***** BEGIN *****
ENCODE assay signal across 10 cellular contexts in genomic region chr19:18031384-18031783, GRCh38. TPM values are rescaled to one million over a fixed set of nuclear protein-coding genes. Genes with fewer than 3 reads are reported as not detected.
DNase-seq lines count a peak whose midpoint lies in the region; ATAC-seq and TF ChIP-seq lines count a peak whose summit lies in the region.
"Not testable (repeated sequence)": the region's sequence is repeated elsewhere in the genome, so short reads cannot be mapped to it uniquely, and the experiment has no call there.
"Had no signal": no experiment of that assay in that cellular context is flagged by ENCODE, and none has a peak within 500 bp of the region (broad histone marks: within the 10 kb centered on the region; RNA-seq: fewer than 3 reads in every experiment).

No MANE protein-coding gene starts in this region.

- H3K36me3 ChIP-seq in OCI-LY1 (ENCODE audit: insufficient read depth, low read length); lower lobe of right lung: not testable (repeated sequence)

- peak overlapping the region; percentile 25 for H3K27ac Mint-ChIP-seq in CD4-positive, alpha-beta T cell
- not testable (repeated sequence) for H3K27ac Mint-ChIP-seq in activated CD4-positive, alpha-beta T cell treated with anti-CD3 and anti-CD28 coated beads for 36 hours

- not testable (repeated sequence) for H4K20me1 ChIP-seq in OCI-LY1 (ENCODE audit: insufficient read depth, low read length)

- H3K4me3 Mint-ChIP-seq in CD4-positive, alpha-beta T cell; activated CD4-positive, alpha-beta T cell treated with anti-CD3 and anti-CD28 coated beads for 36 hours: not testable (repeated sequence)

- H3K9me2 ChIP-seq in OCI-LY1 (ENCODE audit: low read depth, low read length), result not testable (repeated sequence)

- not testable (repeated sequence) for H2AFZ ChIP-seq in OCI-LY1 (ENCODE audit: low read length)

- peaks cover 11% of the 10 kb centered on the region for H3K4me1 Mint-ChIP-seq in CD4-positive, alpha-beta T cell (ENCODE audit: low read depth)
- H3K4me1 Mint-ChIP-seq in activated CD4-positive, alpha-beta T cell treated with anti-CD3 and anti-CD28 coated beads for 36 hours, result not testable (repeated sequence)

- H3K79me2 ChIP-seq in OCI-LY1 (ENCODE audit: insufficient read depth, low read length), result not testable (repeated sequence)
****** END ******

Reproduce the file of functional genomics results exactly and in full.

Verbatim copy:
ENCODE assay signal across 10 cellular contexts in genomic region chr19:18031384-18031783, GRCh38. TPM values are rescaled to one million over a fixed set of nuclear protein-coding genes. Genes with fewer than 3 reads are reported as not detected.
DNase-seq lines count a peak whose midpoint lies in the region; ATAC-seq and TF ChIP-seq lines count a peak whose summit lies in the region.
"Not testable (repeated sequence)": the region's sequence is repeated elsewhere in the genome, so short reads cannot be mapped to it uniquely, and the experiment has no call there.
"Had no signal": no experiment of that assay in that cellular context is flagged by ENCODE, and none has a peak within 500 bp of the region (broad histone marks: within the 10 kb centered on the region; RNA-seq: fewer than 3 reads in every experiment).

No MANE protein-coding gene starts in this region.

- H3K36me3 ChIP-seq in OCI-LY1 (ENCODE audit: insufficient read depth, low read length); lower lobe of right lung: not testable (repeated sequence)

- peak overlapping the region; percentile 25 for H3K27ac Mint-ChIP-seq in CD4-positive, alpha-beta T cell
- not testable (repeated sequence) for H3K27ac Mint-ChIP-seq in activated CD4-positive, alpha-beta T cell treated with anti-CD3 and anti-CD28 coated beads for 36 hours

- not testable (repeated sequence) for H4K20me1 ChIP-seq in OCI-LY1 (ENCODE audit: insufficient read depth, low read length)

- H3K4me3 Mint-ChIP-seq in CD4-positive, alpha-beta T cell; activated CD4-positive, alpha-beta T cell treated with anti-CD3 and anti-CD28 coated beads for 36 hours: not testable (repeated sequence)

- H3K9me2 ChIP-seq in OCI-LY1 (ENCODE audit: low read depth, low read length), result not testable (repeated sequence)

- not testable (repeated sequence) for H2AFZ ChIP-seq in OCI-LY1 (ENCODE audit: low read length)

- peaks cover 11% of the 10 kb centered on the region for H3K4me1 Mint-ChIP-seq in CD4-positive, alpha-beta T cell (ENCODE audit: low read depth)
- H3K4me1 Mint-ChIP-seq in activated CD4-positive, alpha-beta T cell treated with anti-CD3 and anti-CD28 coated beads for 36 hours, result not testable (repeated sequence)

- H3K79me2 ChIP-seq in OCI-LY1 (ENCODE audit: insufficient read depth, low read length), result not testable (repeated sequence)